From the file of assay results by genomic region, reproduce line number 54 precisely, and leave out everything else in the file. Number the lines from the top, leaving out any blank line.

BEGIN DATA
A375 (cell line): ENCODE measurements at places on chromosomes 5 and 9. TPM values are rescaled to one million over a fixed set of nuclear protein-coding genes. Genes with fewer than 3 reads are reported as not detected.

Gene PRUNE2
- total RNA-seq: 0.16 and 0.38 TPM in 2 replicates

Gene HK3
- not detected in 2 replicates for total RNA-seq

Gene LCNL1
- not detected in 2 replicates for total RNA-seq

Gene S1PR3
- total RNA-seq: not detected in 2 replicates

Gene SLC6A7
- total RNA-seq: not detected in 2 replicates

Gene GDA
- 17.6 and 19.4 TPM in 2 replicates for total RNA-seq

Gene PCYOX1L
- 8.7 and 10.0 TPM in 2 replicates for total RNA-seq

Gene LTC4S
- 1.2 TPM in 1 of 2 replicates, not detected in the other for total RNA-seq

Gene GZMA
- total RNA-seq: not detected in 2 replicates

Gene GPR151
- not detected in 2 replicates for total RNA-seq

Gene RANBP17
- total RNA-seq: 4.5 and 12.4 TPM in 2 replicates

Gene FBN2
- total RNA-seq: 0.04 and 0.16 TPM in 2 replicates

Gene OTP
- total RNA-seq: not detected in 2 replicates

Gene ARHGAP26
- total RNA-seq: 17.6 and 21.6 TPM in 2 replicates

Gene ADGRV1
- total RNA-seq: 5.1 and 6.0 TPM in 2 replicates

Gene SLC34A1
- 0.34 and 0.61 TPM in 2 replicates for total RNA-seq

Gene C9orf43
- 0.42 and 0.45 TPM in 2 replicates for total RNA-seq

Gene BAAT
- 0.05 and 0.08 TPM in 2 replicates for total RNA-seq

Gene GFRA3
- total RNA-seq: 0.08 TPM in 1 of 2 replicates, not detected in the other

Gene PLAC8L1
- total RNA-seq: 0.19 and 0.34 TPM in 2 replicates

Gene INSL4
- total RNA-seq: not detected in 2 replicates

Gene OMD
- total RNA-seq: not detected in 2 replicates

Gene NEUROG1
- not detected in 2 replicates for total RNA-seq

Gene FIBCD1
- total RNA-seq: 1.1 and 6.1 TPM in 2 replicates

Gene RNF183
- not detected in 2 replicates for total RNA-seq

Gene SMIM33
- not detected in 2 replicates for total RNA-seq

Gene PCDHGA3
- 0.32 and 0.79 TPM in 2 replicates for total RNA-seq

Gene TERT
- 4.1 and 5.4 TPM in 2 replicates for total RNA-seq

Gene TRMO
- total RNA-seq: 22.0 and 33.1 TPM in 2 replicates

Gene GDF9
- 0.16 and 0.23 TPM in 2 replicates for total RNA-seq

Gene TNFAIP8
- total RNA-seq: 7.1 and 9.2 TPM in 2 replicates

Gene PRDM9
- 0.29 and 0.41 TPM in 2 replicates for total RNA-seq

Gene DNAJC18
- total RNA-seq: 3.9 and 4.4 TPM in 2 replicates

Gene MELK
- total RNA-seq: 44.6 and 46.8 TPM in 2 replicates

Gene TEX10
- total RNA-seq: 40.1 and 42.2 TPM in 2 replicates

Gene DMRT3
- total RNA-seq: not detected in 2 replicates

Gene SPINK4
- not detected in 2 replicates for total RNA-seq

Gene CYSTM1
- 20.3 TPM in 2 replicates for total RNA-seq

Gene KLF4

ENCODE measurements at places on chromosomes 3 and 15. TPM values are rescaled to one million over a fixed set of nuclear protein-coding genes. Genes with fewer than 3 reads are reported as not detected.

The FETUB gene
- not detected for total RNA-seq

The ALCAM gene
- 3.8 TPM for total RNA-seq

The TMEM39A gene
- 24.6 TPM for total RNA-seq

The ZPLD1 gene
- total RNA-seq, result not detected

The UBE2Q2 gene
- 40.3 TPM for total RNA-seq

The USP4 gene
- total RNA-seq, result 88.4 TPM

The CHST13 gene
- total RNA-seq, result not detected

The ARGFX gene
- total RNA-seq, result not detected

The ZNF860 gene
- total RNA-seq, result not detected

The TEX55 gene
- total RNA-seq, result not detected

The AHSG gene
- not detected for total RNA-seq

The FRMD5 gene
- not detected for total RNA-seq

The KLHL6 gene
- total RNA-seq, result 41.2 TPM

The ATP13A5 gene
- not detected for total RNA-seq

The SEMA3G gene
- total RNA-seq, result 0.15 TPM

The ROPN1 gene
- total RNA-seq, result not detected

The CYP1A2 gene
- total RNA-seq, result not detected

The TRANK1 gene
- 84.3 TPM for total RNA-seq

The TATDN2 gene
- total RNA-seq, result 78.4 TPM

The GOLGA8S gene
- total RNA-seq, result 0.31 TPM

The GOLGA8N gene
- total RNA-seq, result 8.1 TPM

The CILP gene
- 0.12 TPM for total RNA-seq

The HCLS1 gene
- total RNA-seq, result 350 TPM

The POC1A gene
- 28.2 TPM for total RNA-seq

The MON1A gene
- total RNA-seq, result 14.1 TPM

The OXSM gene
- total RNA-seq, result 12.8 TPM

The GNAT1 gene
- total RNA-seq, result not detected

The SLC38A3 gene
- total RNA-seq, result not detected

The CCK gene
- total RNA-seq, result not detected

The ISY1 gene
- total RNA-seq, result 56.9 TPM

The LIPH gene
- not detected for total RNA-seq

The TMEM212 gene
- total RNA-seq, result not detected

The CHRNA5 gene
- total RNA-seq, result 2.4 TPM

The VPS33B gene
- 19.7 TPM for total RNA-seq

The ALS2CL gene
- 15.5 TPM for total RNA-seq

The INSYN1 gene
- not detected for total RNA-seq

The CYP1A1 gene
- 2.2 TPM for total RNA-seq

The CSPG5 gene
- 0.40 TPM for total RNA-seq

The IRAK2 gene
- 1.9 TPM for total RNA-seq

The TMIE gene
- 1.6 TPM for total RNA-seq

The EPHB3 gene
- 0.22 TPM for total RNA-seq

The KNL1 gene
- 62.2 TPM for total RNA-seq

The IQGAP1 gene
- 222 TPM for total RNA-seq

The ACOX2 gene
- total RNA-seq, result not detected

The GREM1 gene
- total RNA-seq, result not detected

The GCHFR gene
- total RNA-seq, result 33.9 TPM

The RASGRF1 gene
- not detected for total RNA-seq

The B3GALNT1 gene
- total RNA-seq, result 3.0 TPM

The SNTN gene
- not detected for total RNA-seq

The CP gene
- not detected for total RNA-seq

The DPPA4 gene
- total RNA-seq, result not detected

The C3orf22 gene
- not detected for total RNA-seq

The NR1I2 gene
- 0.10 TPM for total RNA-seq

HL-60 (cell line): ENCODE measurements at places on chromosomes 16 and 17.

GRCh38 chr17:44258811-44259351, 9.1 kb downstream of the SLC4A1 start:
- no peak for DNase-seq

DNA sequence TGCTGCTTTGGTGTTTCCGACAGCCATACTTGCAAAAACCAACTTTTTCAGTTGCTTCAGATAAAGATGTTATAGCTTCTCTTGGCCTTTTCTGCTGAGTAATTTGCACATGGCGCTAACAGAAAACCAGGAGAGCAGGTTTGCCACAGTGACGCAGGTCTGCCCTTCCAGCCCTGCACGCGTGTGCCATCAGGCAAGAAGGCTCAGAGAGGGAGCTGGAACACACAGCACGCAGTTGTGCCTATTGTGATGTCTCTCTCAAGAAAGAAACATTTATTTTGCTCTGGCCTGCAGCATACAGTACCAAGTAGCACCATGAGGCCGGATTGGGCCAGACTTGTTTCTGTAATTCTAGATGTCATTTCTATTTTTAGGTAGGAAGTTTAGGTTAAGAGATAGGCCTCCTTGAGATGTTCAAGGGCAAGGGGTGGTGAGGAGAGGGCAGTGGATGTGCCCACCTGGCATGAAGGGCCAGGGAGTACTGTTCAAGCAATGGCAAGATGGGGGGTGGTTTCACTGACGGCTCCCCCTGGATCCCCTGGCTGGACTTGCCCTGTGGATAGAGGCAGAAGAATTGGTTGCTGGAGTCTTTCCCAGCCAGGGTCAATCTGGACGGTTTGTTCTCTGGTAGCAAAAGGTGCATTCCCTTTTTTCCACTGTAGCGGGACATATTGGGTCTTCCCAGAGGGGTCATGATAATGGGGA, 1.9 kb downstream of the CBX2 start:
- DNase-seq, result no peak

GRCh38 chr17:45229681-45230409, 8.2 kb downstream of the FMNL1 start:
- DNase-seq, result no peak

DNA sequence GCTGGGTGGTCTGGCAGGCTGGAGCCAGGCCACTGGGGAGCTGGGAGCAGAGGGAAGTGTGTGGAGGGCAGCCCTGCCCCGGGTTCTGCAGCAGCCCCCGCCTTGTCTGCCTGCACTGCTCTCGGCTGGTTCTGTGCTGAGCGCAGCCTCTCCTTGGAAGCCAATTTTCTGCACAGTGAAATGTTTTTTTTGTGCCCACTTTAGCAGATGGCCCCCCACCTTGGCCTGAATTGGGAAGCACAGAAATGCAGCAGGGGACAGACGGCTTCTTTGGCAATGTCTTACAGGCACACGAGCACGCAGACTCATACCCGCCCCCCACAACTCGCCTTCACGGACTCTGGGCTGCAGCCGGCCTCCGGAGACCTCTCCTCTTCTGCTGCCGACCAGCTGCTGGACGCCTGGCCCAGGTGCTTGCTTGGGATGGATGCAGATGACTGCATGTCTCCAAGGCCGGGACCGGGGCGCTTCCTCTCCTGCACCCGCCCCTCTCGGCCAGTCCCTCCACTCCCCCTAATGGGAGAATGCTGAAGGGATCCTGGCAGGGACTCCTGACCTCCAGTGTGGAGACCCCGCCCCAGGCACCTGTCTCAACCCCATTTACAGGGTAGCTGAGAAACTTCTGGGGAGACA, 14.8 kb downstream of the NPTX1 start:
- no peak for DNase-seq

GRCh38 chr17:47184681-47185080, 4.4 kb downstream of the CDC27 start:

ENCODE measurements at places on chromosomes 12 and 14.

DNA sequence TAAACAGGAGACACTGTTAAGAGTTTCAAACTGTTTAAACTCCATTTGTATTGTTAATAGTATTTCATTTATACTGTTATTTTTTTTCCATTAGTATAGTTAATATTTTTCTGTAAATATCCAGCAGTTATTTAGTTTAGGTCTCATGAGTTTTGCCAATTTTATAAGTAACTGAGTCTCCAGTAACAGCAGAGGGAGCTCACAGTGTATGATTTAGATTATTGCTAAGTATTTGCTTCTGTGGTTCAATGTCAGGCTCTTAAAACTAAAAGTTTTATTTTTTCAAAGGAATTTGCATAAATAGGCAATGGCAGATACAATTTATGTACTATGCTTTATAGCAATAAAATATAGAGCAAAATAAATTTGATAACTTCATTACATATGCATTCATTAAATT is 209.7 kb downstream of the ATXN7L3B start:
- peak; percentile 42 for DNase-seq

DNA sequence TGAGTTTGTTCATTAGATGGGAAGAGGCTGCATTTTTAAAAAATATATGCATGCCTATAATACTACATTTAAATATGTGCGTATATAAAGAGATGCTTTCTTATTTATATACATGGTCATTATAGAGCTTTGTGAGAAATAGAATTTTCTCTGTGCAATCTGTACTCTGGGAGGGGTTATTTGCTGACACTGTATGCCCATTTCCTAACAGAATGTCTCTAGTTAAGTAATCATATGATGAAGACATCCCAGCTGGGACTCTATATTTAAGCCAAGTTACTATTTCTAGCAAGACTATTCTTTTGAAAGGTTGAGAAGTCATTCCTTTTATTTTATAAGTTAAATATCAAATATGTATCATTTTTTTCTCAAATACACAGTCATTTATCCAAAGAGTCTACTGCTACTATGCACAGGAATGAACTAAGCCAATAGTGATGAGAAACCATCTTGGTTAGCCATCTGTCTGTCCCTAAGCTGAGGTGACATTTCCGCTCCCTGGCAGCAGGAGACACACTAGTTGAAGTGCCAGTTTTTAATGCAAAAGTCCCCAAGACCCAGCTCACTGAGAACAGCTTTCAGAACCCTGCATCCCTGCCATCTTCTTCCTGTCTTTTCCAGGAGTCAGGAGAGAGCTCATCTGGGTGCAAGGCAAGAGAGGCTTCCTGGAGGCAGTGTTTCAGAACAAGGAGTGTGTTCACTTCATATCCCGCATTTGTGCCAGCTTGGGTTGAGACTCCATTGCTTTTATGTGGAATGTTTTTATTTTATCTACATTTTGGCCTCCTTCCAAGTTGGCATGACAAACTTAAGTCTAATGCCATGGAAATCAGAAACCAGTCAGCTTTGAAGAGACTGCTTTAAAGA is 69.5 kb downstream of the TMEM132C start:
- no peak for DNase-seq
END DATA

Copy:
Gene PCDHGA3